Nostalgic basketball purists like my pops never forgot that generation, talking about what would and could have happened had those teams squared off one more time. But my generation moved on quickly. The Dream Team and the Chicago Bulls brought NBA basketball and Michael Jordan posters to our homes in the ‘90s via a half-hour highlights show called NBA Action that played clips of games from a week prior. Closer to home, our city’s basketball club, Olimpija Ljubljana, got the opportunity to play in top European basketball competitions as representatives of our new country, something that rarely happened before, when Serbian and Croatian clubs dominated the Yugoslav First Basketball League. 

And as exciting as Jordan was to watch, we had something special of our own in Slovenia. In 1994, Olimpija signed a teenage prodigy, and, boy, was he something different. While Petrovic, Divac, and Kukoc were great, their style of play was so different compared to the high-flying athletes I saw in the half-hour dose of NBA highlights I patiently waited for every week. These crazy athletic dudes that I adored on the SLAM posters taped to the walls of my room—Jordan, Charles Barkley, Shaquille O’Neal—dunked so hard that the NBA seemed like an extravagant Hollywood movie, while European basketball was still stuck in black and white. 

Then this young dude named Marko Milic came along and played just like them in front of our eyes in the legendary Hala Tivoli arena in Ljubljana, the court where Yugoslavia had lifted its first World Cup trophy in 1970 as Slovenian basketball legend Ivo Daneu won the MVP. Milic was 6-foot-6, 220 pounds, and he could jump out of the gym. As in, dunking over a car:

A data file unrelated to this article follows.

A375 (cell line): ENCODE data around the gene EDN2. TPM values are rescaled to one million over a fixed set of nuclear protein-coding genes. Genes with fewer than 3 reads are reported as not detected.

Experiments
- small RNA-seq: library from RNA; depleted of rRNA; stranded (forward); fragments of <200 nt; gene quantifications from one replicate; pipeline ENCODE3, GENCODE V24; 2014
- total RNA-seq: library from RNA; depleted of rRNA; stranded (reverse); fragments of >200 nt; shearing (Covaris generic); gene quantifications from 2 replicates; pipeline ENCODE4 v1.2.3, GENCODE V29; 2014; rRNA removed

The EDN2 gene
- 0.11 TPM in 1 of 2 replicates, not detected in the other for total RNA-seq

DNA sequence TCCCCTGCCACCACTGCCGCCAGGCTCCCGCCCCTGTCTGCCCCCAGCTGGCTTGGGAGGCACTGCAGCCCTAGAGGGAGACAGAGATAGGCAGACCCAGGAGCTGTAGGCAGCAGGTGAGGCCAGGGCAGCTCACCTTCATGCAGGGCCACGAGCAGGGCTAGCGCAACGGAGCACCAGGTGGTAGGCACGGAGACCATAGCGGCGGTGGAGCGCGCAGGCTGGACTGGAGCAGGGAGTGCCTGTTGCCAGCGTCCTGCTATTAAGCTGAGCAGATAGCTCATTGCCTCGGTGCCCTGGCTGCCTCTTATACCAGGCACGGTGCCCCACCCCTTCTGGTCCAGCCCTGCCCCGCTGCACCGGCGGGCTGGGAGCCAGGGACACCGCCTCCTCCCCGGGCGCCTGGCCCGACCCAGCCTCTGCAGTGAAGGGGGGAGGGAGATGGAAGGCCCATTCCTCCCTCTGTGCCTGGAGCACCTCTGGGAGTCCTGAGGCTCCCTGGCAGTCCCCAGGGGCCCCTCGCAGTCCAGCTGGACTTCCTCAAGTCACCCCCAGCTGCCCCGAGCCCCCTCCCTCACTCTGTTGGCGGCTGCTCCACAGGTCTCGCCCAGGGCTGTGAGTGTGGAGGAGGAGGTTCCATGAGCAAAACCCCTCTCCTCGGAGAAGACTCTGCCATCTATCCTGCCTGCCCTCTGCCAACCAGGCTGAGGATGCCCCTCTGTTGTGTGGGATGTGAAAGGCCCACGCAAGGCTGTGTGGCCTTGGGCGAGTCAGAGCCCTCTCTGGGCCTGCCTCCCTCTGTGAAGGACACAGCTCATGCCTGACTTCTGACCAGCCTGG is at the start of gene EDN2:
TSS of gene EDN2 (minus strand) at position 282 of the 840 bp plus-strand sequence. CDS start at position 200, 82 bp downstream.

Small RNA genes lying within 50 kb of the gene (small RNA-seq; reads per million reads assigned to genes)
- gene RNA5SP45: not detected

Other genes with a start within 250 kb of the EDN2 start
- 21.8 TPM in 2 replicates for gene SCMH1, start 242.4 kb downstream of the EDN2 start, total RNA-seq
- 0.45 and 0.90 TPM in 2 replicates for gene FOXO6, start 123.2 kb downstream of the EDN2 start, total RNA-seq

Hell, the guy once dunked so hard, he broke a backboard just like Shaq did:

Not only did Milic play above the rim like NBA stars, he also looked like one, a burly dynamo. He can thank his parents for those athletic genes. His father, Vladimir was a shot-putting champion in former Yugoslavia. His mother, Metka, held a Yugoslavian record in the discus throw. He became the first Slovenian basketball star of the new generation, a dazzling young player who played for our hometown club during an important time for our new country. Petrovic, Kukoc, and those other guys were my father’s heroes, heroes from another country that didn’t exist anymore. Milic was ours.

“Those were the best moments,” Milic tells me. “In the ‘90s, the first sports successes were special. Be it skiing or basketball, where a bunch of us kids came together under coach Zmago Sagadin [think a Slovenian equivalent of Bobby Knight] and thousands of crazy fans tried to climb to the top of European basketball. Every success was magnified and felt different.”